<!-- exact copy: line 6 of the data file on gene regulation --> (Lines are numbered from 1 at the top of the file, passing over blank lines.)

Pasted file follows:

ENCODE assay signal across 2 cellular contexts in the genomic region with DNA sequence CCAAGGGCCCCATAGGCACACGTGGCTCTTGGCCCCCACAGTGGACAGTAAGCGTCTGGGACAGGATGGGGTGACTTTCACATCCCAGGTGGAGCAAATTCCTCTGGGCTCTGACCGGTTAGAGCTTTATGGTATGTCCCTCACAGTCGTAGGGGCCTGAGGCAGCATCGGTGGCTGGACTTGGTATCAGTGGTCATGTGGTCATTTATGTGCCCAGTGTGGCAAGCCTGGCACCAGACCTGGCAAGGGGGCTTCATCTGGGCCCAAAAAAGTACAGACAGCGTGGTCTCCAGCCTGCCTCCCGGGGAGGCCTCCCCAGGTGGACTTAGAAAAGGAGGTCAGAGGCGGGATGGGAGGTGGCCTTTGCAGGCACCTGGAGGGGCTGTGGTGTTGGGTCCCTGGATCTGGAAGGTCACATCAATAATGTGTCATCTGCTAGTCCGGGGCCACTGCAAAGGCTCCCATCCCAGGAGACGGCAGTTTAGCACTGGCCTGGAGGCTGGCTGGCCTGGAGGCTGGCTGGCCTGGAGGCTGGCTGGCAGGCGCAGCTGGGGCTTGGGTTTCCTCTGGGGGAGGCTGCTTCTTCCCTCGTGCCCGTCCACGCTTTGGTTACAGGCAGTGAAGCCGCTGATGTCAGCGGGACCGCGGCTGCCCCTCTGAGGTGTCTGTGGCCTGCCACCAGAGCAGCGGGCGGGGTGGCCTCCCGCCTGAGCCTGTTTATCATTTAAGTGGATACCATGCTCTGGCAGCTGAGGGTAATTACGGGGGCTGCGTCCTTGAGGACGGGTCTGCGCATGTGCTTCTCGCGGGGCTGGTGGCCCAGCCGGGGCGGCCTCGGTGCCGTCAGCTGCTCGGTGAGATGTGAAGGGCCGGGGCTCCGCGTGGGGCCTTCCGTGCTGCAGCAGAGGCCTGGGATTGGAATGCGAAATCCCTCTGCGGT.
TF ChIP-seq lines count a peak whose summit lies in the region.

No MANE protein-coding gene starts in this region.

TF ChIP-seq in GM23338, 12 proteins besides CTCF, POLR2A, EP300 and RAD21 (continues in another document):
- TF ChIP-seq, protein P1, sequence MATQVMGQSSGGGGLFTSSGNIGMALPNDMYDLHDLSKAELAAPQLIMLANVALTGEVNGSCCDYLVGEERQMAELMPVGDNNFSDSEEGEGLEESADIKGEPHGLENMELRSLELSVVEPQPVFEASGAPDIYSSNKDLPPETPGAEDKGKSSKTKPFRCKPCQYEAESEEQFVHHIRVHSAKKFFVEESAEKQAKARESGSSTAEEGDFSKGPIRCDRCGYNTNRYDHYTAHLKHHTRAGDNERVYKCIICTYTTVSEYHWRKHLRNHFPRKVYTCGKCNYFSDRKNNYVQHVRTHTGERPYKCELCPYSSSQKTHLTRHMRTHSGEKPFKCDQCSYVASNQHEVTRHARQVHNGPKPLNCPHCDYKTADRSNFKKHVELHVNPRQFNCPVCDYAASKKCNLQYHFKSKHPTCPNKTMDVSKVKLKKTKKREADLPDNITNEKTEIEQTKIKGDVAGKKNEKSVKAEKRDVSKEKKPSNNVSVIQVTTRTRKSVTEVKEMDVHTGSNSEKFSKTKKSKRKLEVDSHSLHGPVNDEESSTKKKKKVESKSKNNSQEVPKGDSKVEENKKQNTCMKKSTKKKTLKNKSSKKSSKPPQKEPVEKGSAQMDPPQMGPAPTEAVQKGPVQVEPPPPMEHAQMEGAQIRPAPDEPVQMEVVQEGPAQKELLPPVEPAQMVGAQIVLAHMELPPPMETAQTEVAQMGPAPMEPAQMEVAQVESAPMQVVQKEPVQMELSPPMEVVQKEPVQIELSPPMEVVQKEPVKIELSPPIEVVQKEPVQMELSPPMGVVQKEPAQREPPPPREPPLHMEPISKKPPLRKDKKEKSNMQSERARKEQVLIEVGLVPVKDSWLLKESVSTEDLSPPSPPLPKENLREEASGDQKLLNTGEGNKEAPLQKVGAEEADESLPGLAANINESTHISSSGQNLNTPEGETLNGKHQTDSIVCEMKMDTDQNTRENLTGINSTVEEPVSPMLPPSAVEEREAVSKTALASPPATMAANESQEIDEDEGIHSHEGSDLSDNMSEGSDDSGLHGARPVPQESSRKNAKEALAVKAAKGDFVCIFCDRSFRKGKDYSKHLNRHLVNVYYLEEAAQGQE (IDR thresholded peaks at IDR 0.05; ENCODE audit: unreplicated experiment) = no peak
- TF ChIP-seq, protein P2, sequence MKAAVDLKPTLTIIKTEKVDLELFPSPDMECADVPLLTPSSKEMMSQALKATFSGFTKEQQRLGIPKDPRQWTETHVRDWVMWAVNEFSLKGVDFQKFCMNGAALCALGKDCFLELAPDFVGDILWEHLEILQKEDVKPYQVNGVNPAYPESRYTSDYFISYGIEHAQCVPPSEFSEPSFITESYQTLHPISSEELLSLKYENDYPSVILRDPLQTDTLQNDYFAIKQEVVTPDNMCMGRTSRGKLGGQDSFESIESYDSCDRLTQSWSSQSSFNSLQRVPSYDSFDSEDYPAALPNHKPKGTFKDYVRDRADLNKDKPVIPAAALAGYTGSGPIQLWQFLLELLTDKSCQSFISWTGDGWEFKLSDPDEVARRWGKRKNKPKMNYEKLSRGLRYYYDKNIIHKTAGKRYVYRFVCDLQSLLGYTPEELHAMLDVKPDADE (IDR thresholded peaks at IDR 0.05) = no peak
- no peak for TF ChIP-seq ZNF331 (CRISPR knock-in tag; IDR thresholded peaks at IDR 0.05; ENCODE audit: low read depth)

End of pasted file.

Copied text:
- TF ChIP-seq, protein P2, sequence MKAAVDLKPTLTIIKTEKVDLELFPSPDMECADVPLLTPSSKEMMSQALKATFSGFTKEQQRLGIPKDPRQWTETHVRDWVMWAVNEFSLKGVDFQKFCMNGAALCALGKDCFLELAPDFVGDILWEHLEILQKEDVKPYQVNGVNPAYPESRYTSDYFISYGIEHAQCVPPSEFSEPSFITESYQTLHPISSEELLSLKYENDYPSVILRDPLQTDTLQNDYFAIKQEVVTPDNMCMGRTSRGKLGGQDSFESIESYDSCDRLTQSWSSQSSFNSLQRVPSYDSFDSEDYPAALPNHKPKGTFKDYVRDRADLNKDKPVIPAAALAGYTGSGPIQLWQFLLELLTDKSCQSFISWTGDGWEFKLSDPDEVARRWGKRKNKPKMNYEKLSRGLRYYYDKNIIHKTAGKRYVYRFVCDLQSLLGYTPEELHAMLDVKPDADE (IDR thresholded peaks at IDR 0.05) = no peak